Whether or not you realize it, artificial intelligence has become a ubiquitous part of our everyday lives. We use it to schedule appointments, send emails and protect our bank accounts from hackers. It fights fake news on social media, introduces us to products we’re likely to enjoy and even parks our cars.
And yet, many people still think of AI as an enigma, a far-off concept rather than a practical tool pretty much all of us can benefit from. If you’re in a line of business where you serve customers, however, this is the wrong viewpoint.
To help you fully leverage AI’s capabilities in your organization, we’re clearing up five of the biggest misconceptions about it that we frequently run into.
Myth #1: AI is only relevant to high-tech industries
Remember when some people thought the internet was a passing fad only relevant to techies? Today, there’s not a business under the sun that doesn’t benefit from being searchable on Google.
It’s a similar scenario with artificial intelligence. While the tech sector is an obvious testing ground to push the boundaries of AI, there’s not an industry that’s removed from its impact, whether it’s happening now or is on the near horizon.
AI has implications for all fields, from construction, where it helps builders save money by better planning projects, to the beer industry, where it’s being used to predict which tastes consumers will like most. In customer service, AI is transforming customer interactions and helping agents do their jobs better.
Those who lag in adopting AI because they think it’s “only for the tech field” will be behind the curve.
Myth #2: AI will replace humans
For some, the mere mention of AI conjures up science fiction visions of a robot takeover a la Ex Machina. To be sure, there are some industries where machines are making roles once held by humans obsolete.
But technology researcher Kate Darling has the right idea in comparing robots to animals; we’ve been working alongside creatures like horses and dogs for centuries without fearing them or feeling the need to compete with them. In fact, they take some of the most tedious labor off our plates. AI works in much the same way.
AI’s greatest power lies in complementing, rather than replacing, our uniquely human skills. Its ability to take over manual, repetitive jobs that most humans don’t find desirable in the first place can increase efficiency, boost accuracy and reduce costs.
Myth #3: Implementation is complex and expensive
While tech giants like Google, Facebook and Amazon are spending big bucks to develop bespoke AI applications like smart personal assistants, the vast majority of businesses can benefit from much simpler AI investments. One example is a cloud-based contact center platform with AI capabilities.
Because it’s based in the cloud, such a system doesn’t require heavy lifting from your internal IT team to troubleshoot and maintain. Once the initial setup is complete, updates are painless and can be done without a major overhaul to your infrastructure.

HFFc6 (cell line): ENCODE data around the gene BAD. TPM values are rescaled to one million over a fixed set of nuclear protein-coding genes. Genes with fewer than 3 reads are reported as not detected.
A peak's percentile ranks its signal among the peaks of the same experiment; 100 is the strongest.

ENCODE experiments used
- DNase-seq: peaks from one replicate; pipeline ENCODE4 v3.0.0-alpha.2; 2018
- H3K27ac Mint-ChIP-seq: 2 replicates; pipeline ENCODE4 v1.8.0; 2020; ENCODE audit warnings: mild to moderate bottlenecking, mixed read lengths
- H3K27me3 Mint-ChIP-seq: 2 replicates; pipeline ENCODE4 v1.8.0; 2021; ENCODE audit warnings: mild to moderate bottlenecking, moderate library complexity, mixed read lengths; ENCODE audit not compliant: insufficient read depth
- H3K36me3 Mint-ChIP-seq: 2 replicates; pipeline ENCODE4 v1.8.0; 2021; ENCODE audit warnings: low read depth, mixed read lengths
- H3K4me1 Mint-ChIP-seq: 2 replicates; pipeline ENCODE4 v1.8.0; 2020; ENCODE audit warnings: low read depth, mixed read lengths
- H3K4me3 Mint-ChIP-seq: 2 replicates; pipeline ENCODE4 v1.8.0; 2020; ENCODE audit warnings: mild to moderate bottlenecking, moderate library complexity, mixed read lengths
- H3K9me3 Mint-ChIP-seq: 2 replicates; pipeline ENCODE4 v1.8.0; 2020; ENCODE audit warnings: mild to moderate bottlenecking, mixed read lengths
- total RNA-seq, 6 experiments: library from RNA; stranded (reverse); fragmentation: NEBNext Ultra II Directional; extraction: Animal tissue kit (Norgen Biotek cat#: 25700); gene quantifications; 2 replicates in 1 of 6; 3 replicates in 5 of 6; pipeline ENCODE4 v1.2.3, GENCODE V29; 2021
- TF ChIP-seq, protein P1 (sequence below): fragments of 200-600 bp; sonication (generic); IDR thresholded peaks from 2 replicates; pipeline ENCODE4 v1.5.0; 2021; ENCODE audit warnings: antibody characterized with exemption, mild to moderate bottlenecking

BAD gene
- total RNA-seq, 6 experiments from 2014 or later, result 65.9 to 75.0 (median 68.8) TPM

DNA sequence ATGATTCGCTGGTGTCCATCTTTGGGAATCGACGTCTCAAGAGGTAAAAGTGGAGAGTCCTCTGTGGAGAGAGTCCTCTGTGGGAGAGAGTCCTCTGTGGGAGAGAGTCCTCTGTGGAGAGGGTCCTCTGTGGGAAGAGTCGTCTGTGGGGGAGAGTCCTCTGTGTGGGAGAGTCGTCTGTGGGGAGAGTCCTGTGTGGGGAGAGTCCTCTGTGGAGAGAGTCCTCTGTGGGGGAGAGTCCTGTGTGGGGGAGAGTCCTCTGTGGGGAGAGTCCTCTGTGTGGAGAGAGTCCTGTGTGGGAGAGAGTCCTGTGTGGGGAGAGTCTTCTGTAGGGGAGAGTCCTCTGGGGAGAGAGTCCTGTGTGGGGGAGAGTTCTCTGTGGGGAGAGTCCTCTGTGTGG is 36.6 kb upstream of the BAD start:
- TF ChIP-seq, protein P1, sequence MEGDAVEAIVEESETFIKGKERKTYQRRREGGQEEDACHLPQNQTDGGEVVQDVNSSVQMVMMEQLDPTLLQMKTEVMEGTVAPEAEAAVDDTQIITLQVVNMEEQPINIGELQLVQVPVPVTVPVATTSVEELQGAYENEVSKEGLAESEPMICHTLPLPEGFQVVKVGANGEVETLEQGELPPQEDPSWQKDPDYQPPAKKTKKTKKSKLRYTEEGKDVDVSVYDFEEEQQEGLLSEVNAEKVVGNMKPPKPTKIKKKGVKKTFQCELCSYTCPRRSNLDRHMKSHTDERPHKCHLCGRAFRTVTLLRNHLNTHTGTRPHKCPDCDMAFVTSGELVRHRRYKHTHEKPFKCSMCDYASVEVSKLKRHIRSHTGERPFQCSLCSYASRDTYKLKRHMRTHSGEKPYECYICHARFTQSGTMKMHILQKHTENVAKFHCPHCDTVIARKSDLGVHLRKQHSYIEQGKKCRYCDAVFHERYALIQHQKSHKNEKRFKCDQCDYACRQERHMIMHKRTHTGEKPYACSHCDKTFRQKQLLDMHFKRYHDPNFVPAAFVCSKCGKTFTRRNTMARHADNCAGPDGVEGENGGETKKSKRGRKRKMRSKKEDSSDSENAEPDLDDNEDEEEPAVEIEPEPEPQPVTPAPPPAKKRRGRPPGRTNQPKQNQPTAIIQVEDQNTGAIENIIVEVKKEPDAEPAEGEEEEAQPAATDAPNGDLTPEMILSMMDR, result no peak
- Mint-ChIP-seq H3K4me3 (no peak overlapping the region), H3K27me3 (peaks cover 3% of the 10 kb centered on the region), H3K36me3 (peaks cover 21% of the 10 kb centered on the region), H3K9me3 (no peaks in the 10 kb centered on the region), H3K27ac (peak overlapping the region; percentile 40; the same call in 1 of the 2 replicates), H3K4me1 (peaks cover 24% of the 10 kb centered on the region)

Myth #4: Intelligent machines can think for themselves
An end-stage AI product might give the impression that it thinks for itself, analyzing inputs, making decisions and creating dynamic outputs. However, it’s humans that construct the framework for AI-based decision making, prepare the data for input, set parameters for how the data is used, and create new data that’s continuously used to improve the system.
AI may have the human brain beat in its ability to gather and compute data, but it lacks the context of the human experience that drives natural intelligence. From our colloquialisms (“catch you on the flip side!”) to our evolutionary learnings (don’t wander into a lion’s den), there are many aspects of human thought that AI hasn’t yet mastered.
This isn’t to say intelligent machines that can truly think won’t ever be created. For the vast majority of today’s practical applications, though, that’s not the type of AI technology we’re dealing with.
Myth #5: AI is perfectly objective
As we touched on in myth #4, AI technology is based on rules and data sets created by humans. All humans hold biases, both intrinsic and learned, and as such, some biases are passed on to the AI systems those humans create.
In addition to the biases built into AI’s algorithms, bias can come from the data itself, as was the case in a New York system designed to flag possible child abuse. AI systems that pull data from social media are also more susceptible to bias. It’s important to recognize the existence of bias in AI systems so that we don’t rely on them to make objective decisions.
When it comes to AI, knowledge is power. Pairing AI’s capabilities for analyzing data and making predictions with uniquely human skills and insights can lead to time-saving, cost-cutting solutions. The more we can combat misinformation about AI, the more we can help business leaders leverage it in ways that are both practical and profitable.